BrightDrop announced Walmart as new EV customer and expanded its collaboration with FedEx at the Consumer Electronics Show in January 2022. The BrightDrop EV600 is an all-electric light commercial vehicle that is made for the delivery of goods and services. Walmart signed an agreement to reserve 5,000 of the EVs with goal of operating a zero-emissions logistics fleet by 2040.
New Technology Investment
Technology has been the target of increasing investment for years, and it will continue to be the focus of major auto and tire companies. Connected, electric and autonomous shared transport are strategic imperatives for automakers, tire manufacturers and their suppliers, tech firms and governments. Tires will need to join rest of vehicle in connectivity through sensors or other systems, providing real-time data on tire inflation, condition and wear. Increasingly, required for reasons of emissions and sustainability, growth of EVs will be driven by political and regulatory imperatives and mandates. The advantage will go to fleets that can more readily afford them and the needed charging infrastructure.
Increasing Light-Vehicle Demand
In value terms medium and heavy-duty trucks (and buses) dominate the fleet tire market at roughly twice the size of light vehicles (passenger cars in light trucks). Although in volume terms, light vehicles (a strong fleet market already mostly in Europe) dominate. Light-vehicle demand is experiencing higher growth, as ownership begins to migrate more toward fleets, which have been common in the more mature truck segment for many years already. But significant opportunities are seen in truck segments such as last-mile delivery, which has received a major long-term boost from changes brought about by COVID-19 and e-commerce. In general, smaller vehicles will be growing the fastest within their relevant segments.
During the forecast period, compact demand growth will outpace every vehicle segment except for CUVs. This reflects the practicality of the small cars for urban fleets, especially of the shared transportation variety, where higher-occupancy vehicles may be in less favor in the post-pandemic mindset. The mid-size segment is the most significant in terms of fleet tire demand volume and value, but its performance relative to the compact segment has been inferior. Full-size market performance has been more sluggish still, by fleet tire standards.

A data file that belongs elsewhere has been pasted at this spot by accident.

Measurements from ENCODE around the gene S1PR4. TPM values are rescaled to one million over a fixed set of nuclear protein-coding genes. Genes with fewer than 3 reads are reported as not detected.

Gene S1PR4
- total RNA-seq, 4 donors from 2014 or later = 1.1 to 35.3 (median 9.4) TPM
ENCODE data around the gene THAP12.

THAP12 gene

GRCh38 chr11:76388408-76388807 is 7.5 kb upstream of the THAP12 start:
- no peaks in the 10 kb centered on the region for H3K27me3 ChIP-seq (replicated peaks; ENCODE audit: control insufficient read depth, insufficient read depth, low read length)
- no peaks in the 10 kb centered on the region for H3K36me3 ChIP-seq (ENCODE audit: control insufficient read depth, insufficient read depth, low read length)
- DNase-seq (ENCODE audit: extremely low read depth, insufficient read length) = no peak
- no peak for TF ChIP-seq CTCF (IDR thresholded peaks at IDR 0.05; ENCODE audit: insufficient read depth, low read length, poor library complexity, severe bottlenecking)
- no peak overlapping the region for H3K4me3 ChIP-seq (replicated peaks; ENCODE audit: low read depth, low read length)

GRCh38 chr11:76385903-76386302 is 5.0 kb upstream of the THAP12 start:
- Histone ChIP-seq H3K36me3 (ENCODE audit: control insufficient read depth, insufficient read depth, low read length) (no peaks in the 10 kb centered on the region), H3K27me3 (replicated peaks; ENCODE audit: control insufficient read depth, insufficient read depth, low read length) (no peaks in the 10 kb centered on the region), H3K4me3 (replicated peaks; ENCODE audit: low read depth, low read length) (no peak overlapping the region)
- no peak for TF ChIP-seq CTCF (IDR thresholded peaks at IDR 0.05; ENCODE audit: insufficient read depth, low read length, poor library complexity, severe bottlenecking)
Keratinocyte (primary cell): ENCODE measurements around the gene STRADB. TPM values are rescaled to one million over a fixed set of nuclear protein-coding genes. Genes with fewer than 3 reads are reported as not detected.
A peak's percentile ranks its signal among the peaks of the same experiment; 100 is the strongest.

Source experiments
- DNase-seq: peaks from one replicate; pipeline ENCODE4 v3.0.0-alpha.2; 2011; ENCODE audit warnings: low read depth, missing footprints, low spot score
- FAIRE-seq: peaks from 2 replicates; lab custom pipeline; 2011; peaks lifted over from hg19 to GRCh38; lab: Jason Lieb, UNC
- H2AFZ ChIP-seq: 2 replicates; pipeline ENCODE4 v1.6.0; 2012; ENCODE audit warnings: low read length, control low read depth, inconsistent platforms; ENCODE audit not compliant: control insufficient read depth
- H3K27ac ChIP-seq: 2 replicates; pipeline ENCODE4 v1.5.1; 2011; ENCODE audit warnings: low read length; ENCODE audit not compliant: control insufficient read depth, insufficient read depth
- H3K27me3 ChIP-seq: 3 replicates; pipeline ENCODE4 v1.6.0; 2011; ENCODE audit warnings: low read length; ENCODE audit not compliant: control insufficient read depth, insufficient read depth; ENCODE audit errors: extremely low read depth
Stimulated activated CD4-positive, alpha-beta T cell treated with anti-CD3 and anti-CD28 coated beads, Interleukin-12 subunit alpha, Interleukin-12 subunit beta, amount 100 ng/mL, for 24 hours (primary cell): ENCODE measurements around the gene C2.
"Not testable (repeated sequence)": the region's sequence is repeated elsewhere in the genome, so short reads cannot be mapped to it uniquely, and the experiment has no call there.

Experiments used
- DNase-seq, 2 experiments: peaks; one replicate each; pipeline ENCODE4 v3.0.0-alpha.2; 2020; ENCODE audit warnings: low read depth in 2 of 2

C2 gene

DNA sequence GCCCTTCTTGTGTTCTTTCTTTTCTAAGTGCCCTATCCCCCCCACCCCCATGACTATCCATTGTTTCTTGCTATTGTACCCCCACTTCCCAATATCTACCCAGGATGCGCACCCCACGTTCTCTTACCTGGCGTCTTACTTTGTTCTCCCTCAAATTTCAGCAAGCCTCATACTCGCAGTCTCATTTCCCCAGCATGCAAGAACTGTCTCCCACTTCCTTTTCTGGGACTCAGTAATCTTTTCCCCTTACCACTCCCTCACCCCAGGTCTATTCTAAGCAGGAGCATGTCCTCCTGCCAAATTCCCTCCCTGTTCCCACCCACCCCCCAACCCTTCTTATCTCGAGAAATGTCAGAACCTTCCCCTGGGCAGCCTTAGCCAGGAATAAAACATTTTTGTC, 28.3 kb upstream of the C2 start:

The evolution of the light truck segment of the market will be shaped by new powertrains, vehicle ownership and use (greater conventional fleet penetration, car-sharing and urbanization), emissions reduction imperatives (fuel economy mandates) and connected/autonomous driving. It consists of sports utility vehicles (SUVs) and their subsegment, compact SUVs (aka crossover utility vehicles, or CUVs, which we treat as a separate segment), and other light trucks, which includes primarily pickup trucks. Driven especially by the global CUV trend and the preference for smaller vehicles, as well as by delivery vans, the light truck category will significantly accelerate volume and value growth within the fleet tire market.
The major component of medium and heavy truck segment fleet tire demand is accounted for by high-utilization, heavy-duty applications, such as line and long-haul national and transnational goods transport. It is also the most mature segment, where efficiencies have long encouraged larger fleets. However, it is regional fleet vehicles that have been more resilient during COVID-19, where a lot of the last-mile delivery vans are classified. Thus, regional trucks will lead growth, followed by vocational fleets in the mixed and severe service market.